Lecture: 3
Laboratory: 0
Total: 3

The purpose of the Internship subject is to provide students with opportunity to demonstrate the application of conceptual knowledge to the real world via industry placement in their selected field. This allows students to integrate their theoretical and conceptual knowledge with the skills and problem-solving techniques required in the workplace. Other outcomes include the acquisition of knowledge, research skills and the attitudes of business professionals, the ability to think independently, grow in originality, creativity, initiative, curiosity, enthusiasm, and resourcefulness, the ability to communicate ideas, an understanding of theory and procedures; knowledge of pertinent literature; and adeptness in the workplace. This subject provides a valuable transition between university and the workplace.

Major Electives (9 Credits) - Choose three courses
Lecture: 3
Laboratory: 0
Total: 3

This course introduces the basic concepts of portfolio management, illustrates how to build and manage a sound portfolio, and shows how to create value and reduce risk by active portfolio management.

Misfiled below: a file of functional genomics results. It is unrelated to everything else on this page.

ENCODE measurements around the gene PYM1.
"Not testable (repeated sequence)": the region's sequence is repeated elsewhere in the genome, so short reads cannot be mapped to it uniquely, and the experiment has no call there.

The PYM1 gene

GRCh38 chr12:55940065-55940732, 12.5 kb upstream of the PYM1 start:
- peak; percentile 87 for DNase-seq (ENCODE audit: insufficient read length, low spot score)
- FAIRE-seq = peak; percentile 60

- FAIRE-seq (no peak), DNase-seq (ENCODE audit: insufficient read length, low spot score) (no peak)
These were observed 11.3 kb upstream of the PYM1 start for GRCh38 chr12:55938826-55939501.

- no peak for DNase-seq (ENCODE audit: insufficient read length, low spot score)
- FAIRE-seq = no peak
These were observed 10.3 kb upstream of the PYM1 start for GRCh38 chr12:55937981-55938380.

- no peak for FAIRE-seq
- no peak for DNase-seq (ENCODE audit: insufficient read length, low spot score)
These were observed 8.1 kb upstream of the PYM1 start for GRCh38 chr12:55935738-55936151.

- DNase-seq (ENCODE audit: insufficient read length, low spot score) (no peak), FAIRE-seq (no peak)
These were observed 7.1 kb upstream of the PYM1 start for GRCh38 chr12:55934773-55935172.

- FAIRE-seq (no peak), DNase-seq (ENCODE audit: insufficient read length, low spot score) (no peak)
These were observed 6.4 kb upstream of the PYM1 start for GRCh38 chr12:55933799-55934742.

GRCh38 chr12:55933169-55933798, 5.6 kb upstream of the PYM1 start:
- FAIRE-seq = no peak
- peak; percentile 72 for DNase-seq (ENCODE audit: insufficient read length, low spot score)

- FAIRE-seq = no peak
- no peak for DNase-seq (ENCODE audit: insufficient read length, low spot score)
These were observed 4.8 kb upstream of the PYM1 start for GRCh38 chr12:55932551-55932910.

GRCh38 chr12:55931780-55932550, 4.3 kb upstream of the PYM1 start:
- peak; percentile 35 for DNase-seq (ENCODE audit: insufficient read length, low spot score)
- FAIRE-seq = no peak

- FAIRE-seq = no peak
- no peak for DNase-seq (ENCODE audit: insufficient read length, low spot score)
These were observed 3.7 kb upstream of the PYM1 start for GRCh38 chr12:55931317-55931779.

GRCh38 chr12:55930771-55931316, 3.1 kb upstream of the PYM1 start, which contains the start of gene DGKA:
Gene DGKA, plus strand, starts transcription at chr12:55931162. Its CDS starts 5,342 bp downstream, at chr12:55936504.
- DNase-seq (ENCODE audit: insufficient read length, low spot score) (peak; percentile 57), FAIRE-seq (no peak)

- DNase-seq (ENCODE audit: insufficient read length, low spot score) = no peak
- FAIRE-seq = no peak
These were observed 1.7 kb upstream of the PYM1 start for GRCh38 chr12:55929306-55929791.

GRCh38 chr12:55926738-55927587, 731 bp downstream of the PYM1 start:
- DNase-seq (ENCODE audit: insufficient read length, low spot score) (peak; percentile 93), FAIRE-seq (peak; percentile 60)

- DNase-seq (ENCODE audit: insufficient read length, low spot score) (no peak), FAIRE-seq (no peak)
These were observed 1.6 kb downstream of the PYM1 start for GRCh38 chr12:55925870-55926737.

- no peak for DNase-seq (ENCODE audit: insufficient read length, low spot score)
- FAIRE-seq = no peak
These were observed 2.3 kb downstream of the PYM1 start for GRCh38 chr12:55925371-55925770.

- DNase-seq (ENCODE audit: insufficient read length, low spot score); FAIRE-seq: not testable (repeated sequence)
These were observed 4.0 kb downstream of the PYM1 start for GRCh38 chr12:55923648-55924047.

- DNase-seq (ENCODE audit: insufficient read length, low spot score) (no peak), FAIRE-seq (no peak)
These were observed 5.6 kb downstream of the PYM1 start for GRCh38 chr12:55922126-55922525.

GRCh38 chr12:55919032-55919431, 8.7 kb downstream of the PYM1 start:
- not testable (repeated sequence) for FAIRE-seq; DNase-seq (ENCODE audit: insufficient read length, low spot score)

Prerequisite: FINC 101

Lecture: 3
Laboratory: 0
Total: 3

This course introduces a wide range of securities and the characteristics. Course content focuses on using tools of analysis to evaluate securities and make better investing decisions.

Prerequisite: FINC 101

Lecture: 3
Laboratory: 0
Total: 3

This course introduces the fundamentals of small business build up. The course is designed to develop the skills necessary to run a small business and provides the tools necessary for entrepreneurs who want to start a small business.

Prerequisite: FINC 101

Lecture: 3
Laboratory: 0
Total: 3

This course brings together conceptual and empirical material in a systematic way and provides a basis for understanding mergers and acquisitions, takeovers and restructuring.

Prerequisite: FINC 101

Lecture: 3
Laboratory: 0
Total: 3

This course introduces the nature and workings of financial markets and use by corporations, investors and others. Course content focuses on the acquisition of skill in modern valuation techniques, including the pricing of fixed-income securities, equities, foreign exchange and derivatives. Topics also include the principles of finance, including arbitrage, market efficiency, asset pricing models, portfolio theory description, financial Intermediaries, financial Innovation, global stock markets and the role of the government in financial markets.

Prerequisite: FINC 101

Professional Elective Options (9 Credits)

Students pursuing a Bachelor of Business Administration in Finance must complete a minimum of 9 elective credits. Elective credits can be earned via any courses offered at or above the 100 level (choose 3 courses).